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A constitution is only as good as its society


Comments / {{hitsCtrl.values.hits}} Views / Wednesday, 20 January 2016 00:00


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These are not ideal times for constitutional changes, in Sri Lanka in particular. There is still too much meanness and the atmosphere is still racially charged. But we may not have another chance. The present national government, strange beast as it may seem, is still our best chance for reforms

 

 

The spirit of a constitution is in its in preamble. A preamble is essentially a summary of the constitution that lays out the objectives in a lofty language. Most constitutions have justice, equality, freedom, etc. as objectives. Even the Lancaster House Agreement of 1979, the de facto Constitution of Zimbabwe which was effective until 2013, list similar objectives.m

Zimbabwe is evidence that good constitutional objectives do not make a good society. First, the mechanics of implementation contained in the body of the constitution has to jive with the lofty objectives in the Preamble. More importantly, the society that ultimately determines the course of their constitution in action has to value those attributes. If justice, equality, etc. is not part of the culture of a society, despots with popular appeal can hijack even the best constitution. 

As Mat Ridley argues in his book, ‘The Evolution of Everything,’ humans are continuing to evolve with values that lead to societies that are more just and free than their precedents. Ups and downs are possible in particular places or periods of time, but the overall trend in the human race has been towards less violence and more cooperation. 

In this paper I argue that, at this particular juncture in Sri Lankan society, constitutional reforms may be needed to fix some of the functional aspects of governing, but for true progress we need leaders in political and non-political space, including media and civil society, to nudge people to rediscover their inherent human values. 

 



1. Preambles and objectives therein 

The preamble to the Indian Constitution is one of the most elegant in its parsimony, in my opinion:

“WE, THE PEOPLE OF INDIA, having solemnly resolved to constitute India into a SOVEREIGN SOCIALIST SECULAR DEMOCRATIC REPUBLIC and to secure to all its citizens: JUSTICE, social, economic and political; LIBERTY of thought, expression, belief, faith and worship; EQUALITY of status and of opportunity; and to promote among them all; FRATERNITY assuring the dignity of the individual and the unity and integrity of the Nation; IN OUR CONSTITUENT ASSEMBLY this twenty-sixth day of November, 1949, do HEREBY ADOPT, ENACT AND GIVE TO OURSELVES THIS CONSTITUTION.”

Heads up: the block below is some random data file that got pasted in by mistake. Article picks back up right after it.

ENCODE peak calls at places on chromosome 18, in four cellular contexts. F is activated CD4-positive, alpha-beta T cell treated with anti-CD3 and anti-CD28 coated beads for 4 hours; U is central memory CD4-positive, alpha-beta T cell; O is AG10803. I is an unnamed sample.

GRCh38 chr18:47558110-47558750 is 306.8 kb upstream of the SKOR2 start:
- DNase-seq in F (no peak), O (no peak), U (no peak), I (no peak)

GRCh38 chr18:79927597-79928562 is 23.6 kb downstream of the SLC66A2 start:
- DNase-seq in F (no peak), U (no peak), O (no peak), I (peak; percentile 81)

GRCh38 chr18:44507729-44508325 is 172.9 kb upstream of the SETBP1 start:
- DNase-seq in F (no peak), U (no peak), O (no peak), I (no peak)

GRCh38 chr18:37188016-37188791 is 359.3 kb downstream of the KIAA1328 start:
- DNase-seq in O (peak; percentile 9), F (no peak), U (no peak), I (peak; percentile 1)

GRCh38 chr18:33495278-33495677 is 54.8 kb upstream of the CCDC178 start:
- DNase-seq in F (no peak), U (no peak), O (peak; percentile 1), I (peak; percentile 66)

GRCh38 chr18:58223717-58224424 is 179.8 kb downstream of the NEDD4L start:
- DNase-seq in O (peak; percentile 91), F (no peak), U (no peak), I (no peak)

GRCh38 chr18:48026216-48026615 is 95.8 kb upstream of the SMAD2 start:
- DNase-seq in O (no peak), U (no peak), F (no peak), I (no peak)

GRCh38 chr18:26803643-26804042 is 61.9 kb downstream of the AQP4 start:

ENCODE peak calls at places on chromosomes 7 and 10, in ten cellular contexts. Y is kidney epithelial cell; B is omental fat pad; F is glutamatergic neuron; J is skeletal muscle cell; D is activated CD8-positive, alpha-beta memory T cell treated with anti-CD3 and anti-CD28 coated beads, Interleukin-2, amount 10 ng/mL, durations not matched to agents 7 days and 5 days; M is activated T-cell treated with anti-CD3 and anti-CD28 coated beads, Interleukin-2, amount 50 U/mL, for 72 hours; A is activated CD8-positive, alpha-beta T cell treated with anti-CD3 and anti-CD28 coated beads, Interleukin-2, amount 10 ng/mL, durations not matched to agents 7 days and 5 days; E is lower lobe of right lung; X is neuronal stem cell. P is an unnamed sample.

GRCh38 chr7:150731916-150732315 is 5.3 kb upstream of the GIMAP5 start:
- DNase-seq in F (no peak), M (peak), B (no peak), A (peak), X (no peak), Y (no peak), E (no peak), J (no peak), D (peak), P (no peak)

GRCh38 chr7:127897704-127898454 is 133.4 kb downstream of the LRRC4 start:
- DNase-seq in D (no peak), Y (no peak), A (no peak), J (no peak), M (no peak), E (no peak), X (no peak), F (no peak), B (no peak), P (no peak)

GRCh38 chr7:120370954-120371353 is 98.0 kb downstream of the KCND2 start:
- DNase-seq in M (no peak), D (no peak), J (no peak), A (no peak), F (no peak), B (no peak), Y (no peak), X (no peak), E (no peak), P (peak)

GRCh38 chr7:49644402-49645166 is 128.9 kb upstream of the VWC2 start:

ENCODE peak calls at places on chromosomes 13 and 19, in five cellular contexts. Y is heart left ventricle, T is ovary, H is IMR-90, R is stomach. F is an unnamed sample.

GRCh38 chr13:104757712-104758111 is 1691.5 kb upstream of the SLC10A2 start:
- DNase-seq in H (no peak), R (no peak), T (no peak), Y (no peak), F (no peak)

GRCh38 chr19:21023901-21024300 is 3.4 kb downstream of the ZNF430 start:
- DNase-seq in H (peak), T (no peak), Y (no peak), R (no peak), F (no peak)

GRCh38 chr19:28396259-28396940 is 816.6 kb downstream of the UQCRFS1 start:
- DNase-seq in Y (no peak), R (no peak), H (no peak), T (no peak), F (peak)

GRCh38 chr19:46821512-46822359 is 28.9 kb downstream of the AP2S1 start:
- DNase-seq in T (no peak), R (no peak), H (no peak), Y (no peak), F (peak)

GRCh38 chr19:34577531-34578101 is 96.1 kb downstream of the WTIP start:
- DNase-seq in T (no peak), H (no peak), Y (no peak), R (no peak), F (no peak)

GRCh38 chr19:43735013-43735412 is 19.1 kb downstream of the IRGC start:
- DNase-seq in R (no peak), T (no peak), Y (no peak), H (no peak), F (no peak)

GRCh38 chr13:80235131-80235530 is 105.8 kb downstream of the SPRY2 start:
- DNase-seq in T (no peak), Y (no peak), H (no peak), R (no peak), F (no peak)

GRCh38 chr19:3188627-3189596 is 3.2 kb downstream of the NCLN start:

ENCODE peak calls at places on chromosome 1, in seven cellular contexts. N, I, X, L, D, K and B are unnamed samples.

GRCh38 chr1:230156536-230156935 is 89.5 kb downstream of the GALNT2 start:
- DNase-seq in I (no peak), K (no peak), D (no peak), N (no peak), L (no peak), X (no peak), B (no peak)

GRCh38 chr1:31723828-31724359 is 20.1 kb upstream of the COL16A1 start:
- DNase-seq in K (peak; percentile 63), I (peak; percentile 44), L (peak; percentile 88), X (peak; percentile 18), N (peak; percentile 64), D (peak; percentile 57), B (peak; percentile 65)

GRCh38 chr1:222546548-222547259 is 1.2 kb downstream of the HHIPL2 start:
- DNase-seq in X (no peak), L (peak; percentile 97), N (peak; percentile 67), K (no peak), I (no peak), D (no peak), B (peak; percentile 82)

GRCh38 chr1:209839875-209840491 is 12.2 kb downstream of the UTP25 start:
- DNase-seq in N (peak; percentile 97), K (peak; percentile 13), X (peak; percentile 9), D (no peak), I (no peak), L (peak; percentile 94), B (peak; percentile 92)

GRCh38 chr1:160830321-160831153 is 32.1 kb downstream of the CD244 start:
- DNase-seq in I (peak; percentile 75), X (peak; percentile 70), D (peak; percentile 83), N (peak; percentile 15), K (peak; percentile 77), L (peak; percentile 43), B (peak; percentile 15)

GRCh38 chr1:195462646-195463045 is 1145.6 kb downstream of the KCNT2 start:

The US Constitution, ratified in 1788 essentially embody the same set of objectives, but, reflect, the priorities of forming a union of states and defending the Union:ryh

“We the people of the United States, in order to form a more perfect union, establish justice, insure domestic tranquility, provide for the common defense, promote the general welfare, and secure the blessings of liberty to ourselves and our posterity, do ordain and establish this Constitution for the United States of America.”

As some argue, the real preamble to the US Constitution is found in the Declaration of Independence in its Phrase “We hold these truths to be self-evident, that all men are created equal, that they are endowed by their Creator with certain unalienable Rights, that among these are Life, Liberty and the pursuit of Happiness.” The phrase is significant in that it brings home the concepts of justice, equality etc. to the individual level in terms of a person’s right to pursue Happiness.

The Sri Lankan Constitution is a lengthy one that could use some editing. An extract of which outlines the objectives is as follows: 

“[C]onstitute SRI LANKA into a DEMOCRATIC SOCIALIST REPUBLIC whilst ratifying the immutable republican principles of REPRESENTATIVE DEMOCRACY, and assuring to all peoples: FREEDOM, EQUALITY, JUSTICE, FUNDAMENTAL HUMAN RIGHTS and the INDEPENDENCE OF THE JUDICIARY as the intangible heritage that guarantees the dignity and well-being of succeeding generations of the People of SRI LANKA and of all the people of the World, who come to share with those generations the effort of working for the creation and preservation of a JUST AND FREE SOCIETY.”

If our constitutional council were to reword our Preamble, I would like to see a reference to the individual ‘in addition to’ or ‘in place of ‘the reference to People in a generic sense. Despots can hide behind the slogans of the ‘Welfare of the People ‘to ‘peopalise’ or ‘Jansathu’ private property and expand government institutions to fulfill politician’s private or political needs, at the expense of rights of individuals who receive low quality of services from these institutions, in addition to paying for their upkeep through taxes.

Currently, fundamental rights clauses are invoked to go to courts on various issues. What we need is to have the principle that “individuals have the right to protect themselves from the excesses of government” to be presented as a value that permeates throughout the constitution. 

 



2. Body of the constitution and functional aspects